12 July 2017. Bonn, Germany. The “first” pan-African expert network on food and non-food biomass has been launched by African and German researchers. There were about 80 participants from Europe and Africa.

BiomassNet aims to ensure that food security and environmental sustainability are not compromised in the development of new biomass uses. The scheme’s developers claim this will help to strengthen the emerging African bioeconomies.

The scheme was launched by Germany’s Center for Development Research ( ZEF) and the Ghana-based Forum for Agricultural Research in Africa (FARA). The project was also developed within the German Federal Ministry of Education and Research (BMBF) funded project BiomassWeb.

Under the umbrella of the BiomassWeb project, German and African scientists have addressed the question of how biomass can be used more effectively and efficiently in Africa.

BiomassWeb coordinator Raymond Jatta introduced FARA’s new data infrastructure DataInformS and explained how BiomassNet will be integrated in FARA's outreach platforms
BiomassWeb coordinator Raymond Jatta introduced
FARA’s new data infrastructure DataInformS and
explained how BiomassNet will be integrated in
FARA’s outreach platforms

“Africa, especially south of the Sahara, needs biomass both as a source of food and as a source of energy and industrial raw materials. In view of the scarcity of agricultural land, this is hardly possible at the same time. “In order to provide solutions to this problem, we need an improved exchange of knowledge and experience, as well as discussions with local partners. Scientists, politicians, businesses and civil society must work together.” Manfred Denich, director of the BiomassWeb project at the Center for Development Research at the University of Bonn (ZEF).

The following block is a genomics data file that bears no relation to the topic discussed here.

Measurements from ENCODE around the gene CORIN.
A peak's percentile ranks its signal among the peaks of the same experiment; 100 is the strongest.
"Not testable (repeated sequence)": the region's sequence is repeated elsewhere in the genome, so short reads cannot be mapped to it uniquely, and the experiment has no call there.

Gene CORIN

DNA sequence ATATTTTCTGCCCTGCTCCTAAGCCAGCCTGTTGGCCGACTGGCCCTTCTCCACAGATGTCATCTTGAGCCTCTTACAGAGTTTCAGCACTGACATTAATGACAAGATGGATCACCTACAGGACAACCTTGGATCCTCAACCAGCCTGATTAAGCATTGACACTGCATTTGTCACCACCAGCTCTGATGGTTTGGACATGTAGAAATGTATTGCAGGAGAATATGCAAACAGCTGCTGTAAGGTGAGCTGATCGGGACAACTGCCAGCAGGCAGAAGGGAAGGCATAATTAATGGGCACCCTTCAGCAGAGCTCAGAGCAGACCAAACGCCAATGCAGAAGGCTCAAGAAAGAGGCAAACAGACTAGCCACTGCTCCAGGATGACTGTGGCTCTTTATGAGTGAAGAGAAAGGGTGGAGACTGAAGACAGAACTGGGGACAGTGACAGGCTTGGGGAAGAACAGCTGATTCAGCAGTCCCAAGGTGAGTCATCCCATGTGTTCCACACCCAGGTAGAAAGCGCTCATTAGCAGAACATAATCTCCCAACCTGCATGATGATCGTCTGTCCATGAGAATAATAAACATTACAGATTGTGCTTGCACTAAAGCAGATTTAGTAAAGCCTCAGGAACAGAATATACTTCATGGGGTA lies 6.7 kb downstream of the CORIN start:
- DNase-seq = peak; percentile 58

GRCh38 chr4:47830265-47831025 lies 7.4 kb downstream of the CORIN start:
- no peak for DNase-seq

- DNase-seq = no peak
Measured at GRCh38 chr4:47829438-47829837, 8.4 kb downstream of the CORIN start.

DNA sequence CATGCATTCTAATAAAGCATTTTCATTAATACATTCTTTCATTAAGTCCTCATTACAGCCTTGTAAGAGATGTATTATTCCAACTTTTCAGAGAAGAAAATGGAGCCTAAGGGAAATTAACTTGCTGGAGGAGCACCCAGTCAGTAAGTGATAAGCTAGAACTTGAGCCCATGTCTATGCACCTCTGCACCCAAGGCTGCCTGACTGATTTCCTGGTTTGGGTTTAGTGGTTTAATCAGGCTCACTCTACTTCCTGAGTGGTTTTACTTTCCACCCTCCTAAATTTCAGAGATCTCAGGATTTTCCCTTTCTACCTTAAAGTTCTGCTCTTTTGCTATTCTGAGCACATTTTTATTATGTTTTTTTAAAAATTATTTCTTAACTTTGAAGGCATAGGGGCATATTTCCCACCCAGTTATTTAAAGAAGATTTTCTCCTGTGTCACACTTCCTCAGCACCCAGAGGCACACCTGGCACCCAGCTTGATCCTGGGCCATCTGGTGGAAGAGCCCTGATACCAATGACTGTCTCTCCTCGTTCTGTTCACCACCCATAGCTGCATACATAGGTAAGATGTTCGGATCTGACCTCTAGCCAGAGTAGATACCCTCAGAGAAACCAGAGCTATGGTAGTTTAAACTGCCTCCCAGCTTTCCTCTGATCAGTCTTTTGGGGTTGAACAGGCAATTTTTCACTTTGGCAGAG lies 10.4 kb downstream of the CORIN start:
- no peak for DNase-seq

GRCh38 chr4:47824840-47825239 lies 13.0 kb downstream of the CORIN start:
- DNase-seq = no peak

Dr. Christine Schmitt, who leads the BiomassNet
project at ZEF, introducing the features of the
online platform Biomassnet.org.

Researchers in the BiomassWeb project are developing methods to improve food production and minimise post-harvest losses, such as spoilage. They also explore ways in which innovative processing techniques that can increase the income of small-scale farmers which makes them less prone to crises. Therefore, inedible manioc peels can serve as a substrate for mushroom cultivation which achieve good prices on local markets. The same applies to the further processing of plantains to flour, and maize residue to bio-oil or syngas, according to the developers of the scheme.

Keynote speech by Prof. von Braun (Chair of the German Bioeconomy Council): “Toward a sustainable Bioeconomy in Africa”


4-6 July 2017. Berlin. The Ethical Fashion Show Berlin presented progressive streetwear and casual wear labels during the Berlin Fashion Week.

Bamboo Belgium, presented and is producing socially responsible and sustainable bamboo home- and nightwear, yoga wear and basics. www.bamboobelgium.be

This post was originally published at PAEPARD by François Stepman. It has been republished here with permission.

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